Inquiry into Australia’s Human Rights Framework

Terina HegartyPolicy submissions

Economic Justice Australia submission to the Inquiry into Australia’s Human Rights Framework.

View the submission here.

Executive Summary

In the absence of comprehensive legal protections of human rights, there is a significant gap at the heart of Australia’s legal and political framework. This can lead to:

  • A lack of due consideration of human rights implications by Government and public servants when making laws, policy and administrative decisions, which leads to preventable rights breaches.
  • Vulnerable and disadvantaged people and groups falling through the cracks.
  • A lack of safeguards and domestic remedies for individuals when human right breaches occur.
  • Insufficient realisation of democratic and rule of law principles, including transparency, accountability and participation, in law, policy and decision-making processes.

An HRA would create a legislative duty binding Government and public servants to act compatibly with the human rights expressed in the HRA, and to give proper consideration to human rights when making decisions. This would prevent human rights breaches from occurring in the first place, due to an emphasis on early consideration of rights in decision-making. It would also ensure that when breaches do occur, access to complaints and judicial pathways, and remedies, are available to individuals.

The social security context, an area of federal responsibility, highlights the need for an HRA – one that encompasses protections for economic, cultural and social rights, inclusive of the right to social security. A number of systemic human rights issues have arisen in the social security context. Case studies include:

  • Robodebt – an unlawful program that resulted in significant human and financial cost;
  • Compulsory income management – which implicates rights to non-discrimination, self-determination, social security and private life – and lacks a sufficient evidence base.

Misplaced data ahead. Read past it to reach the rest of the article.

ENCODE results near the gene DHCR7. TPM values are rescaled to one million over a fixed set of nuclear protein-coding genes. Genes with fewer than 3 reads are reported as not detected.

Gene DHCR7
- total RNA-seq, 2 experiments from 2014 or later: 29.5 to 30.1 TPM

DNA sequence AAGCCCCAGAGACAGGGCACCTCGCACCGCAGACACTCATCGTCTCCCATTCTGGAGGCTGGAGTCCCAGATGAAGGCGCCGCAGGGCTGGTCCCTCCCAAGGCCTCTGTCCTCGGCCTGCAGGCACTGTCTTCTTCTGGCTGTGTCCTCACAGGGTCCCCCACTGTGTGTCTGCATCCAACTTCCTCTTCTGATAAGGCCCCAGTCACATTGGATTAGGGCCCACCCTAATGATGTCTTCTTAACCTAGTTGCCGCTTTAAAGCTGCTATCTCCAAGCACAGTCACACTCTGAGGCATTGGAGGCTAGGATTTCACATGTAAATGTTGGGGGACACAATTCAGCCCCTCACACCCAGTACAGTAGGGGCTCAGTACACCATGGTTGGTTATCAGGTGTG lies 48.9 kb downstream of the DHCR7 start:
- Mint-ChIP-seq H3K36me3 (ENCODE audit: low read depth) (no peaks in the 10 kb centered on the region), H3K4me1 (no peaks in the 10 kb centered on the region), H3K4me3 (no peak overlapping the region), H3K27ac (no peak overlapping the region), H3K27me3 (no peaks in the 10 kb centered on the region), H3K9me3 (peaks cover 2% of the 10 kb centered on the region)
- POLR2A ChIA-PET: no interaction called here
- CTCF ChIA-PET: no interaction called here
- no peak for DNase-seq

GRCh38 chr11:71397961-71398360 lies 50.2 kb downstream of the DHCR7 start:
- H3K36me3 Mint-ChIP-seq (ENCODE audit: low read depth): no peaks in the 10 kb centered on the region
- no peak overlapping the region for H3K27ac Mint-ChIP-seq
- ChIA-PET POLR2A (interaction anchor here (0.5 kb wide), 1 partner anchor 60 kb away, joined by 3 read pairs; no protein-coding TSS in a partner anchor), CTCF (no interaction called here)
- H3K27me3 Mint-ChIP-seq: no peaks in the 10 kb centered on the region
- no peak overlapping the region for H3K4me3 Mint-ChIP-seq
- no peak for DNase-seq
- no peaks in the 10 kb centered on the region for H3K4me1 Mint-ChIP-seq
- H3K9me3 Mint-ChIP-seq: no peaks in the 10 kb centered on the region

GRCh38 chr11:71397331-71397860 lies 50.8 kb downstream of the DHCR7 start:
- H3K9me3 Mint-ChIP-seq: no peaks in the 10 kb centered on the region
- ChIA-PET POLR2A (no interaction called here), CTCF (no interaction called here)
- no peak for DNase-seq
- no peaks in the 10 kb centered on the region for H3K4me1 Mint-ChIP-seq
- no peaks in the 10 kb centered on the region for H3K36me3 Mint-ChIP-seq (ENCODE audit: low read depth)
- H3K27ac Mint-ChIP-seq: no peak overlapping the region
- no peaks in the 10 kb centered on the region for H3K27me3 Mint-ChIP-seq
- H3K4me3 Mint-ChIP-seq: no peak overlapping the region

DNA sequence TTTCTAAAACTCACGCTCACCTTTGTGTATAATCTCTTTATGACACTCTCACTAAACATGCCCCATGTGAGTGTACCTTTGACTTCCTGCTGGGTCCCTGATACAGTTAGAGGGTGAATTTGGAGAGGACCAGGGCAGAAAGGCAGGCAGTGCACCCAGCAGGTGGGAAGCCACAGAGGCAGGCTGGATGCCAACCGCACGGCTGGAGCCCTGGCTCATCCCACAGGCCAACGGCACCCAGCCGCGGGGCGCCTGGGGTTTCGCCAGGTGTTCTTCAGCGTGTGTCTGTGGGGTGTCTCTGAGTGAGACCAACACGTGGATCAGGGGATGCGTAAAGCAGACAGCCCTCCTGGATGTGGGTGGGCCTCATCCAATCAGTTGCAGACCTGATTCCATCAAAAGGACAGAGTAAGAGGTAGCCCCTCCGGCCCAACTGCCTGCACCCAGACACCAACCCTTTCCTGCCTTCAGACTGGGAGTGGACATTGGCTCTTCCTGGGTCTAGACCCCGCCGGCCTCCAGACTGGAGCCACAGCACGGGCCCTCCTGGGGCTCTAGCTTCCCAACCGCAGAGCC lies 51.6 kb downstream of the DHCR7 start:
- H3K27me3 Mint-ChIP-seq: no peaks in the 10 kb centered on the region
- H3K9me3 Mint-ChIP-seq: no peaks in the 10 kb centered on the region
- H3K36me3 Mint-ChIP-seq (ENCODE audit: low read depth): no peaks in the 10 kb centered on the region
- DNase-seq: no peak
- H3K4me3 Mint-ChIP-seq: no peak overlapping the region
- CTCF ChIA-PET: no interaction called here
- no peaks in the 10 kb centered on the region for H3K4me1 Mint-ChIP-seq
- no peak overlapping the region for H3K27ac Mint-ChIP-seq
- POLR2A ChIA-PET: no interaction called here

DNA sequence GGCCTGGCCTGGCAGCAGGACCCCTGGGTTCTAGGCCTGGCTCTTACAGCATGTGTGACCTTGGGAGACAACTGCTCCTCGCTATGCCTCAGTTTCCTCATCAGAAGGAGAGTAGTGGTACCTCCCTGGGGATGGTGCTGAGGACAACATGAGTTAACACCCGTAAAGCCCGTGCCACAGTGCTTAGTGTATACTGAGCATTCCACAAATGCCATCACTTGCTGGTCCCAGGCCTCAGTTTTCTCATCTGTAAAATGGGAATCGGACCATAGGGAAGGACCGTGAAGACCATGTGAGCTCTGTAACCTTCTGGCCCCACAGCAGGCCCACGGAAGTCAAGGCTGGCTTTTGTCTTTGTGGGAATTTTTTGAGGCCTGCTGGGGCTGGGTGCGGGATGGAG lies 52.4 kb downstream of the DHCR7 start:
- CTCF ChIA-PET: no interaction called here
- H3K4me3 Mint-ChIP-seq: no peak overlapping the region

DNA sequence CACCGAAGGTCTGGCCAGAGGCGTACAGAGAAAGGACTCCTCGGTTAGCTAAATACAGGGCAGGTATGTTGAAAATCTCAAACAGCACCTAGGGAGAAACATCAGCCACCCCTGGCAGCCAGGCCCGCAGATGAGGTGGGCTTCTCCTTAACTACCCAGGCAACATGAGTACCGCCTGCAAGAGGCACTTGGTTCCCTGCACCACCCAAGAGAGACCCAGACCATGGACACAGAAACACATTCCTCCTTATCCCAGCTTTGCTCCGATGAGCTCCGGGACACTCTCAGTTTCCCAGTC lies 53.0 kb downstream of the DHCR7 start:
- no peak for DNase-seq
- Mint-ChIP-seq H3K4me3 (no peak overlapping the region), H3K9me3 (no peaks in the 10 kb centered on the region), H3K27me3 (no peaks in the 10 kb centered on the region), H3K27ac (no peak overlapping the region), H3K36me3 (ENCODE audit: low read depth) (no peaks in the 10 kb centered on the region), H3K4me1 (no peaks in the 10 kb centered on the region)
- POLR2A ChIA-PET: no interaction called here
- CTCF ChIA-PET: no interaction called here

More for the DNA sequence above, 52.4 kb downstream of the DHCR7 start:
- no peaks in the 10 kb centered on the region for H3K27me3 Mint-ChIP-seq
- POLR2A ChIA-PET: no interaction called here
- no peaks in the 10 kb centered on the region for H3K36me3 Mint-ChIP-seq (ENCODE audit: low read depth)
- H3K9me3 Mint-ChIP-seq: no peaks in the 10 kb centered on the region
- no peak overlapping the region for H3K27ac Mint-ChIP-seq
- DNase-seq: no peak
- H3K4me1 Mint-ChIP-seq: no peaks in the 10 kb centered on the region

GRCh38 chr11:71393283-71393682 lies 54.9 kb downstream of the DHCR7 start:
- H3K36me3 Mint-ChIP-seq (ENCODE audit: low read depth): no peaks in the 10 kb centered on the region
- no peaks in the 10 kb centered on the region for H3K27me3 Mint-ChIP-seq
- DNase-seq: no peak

• The newly arrived residents waiting period – an arbitrary restriction on access to social security that impacts upon vulnerable new migrants.
  • Arbitrary payment suspensions for non-compliance with ‘mutual obligations’ (for activity-tested payments) that do not meet procedural fairness standards.
  • The ParentsNext program that until recently placed onerous and punitive obligations on the primary carers of young children as a condition on access to social security;
  • Payment rates that fall short of meeting the right to an adequate standard of living, as illustrated by COVID-19 payment wind-backs;
  • Access and eligibility complexities and restrictions for vulnerable groups – particularly with respect to the Disability Support Pension.

The right to social security is expressed in Article 9 of the International Covenant on Economic, Social and Cultural Rights (ICESCR). It is also reflected in other core treaties, and intersects with other economic, social and cultural rights, as well as civil and political rights. The scope of the right encompasses minimum core standards, including access to schemes that provide enough to ensure basic living standards, non-discriminatory application, and procedural fairness in social security decision-making. It also encompasses progressive realisation measures that realise the right over time, and proscribes against retrogressive backwards steps.

An HRA would enable a rights-based approach to social security law, policy development and administration, with social security recipients treated as rights-holders having certain legal entitlements. It would preclude discriminatory programs and arbitrary eligibility exclusions; ensure accessibility measures are built into the system; provide for procedurally fair, transparent and accountable decisions; enable decisions that do not meet human rights standards to be challenged and redressed; require justification for any limitations on the right – including steps to reduce access or payment rates; and set the foundations for monitoring and accountability measures to assess progressive realisation over time.

A federal HRA should be implemented based on the AHRC’s model. Any national human rights framework or action plan should centre an HRA, with complementary legislative and policy measures. The HRA should include the right to social security as well as other ICESCR rights, with a direct cause of action.


  1. That the Federal Government legislate a federal Human Rights Act. The Human Rights Act should be based on the Australian Human Rights Commission’s model, and include the elements outlined in its Human Rights Act Position Paper.
  2. That all ICESCR rights be implemented through the Human Rights Act, including the right to social security. The formulation of the right to social security should reflect its articulation in international law. There should be a direct cause of action, that at least encompasses the minimum core elements of the right, alongside measures to ensure progressive realisation of the right, including through ongoing monitoring and reporting against set human rights indicators.
  3. That the Australian Human Rights Commission’s broader recommendations for a national Human Rights Framework be endorsed by the Committee and implemented by Government.

Contact for this submission
Sarah Sacher
Law Reform Officer
Economic Justice Australia
Suite 321/410 Elizabeth Street,
Surry Hills NSW 2010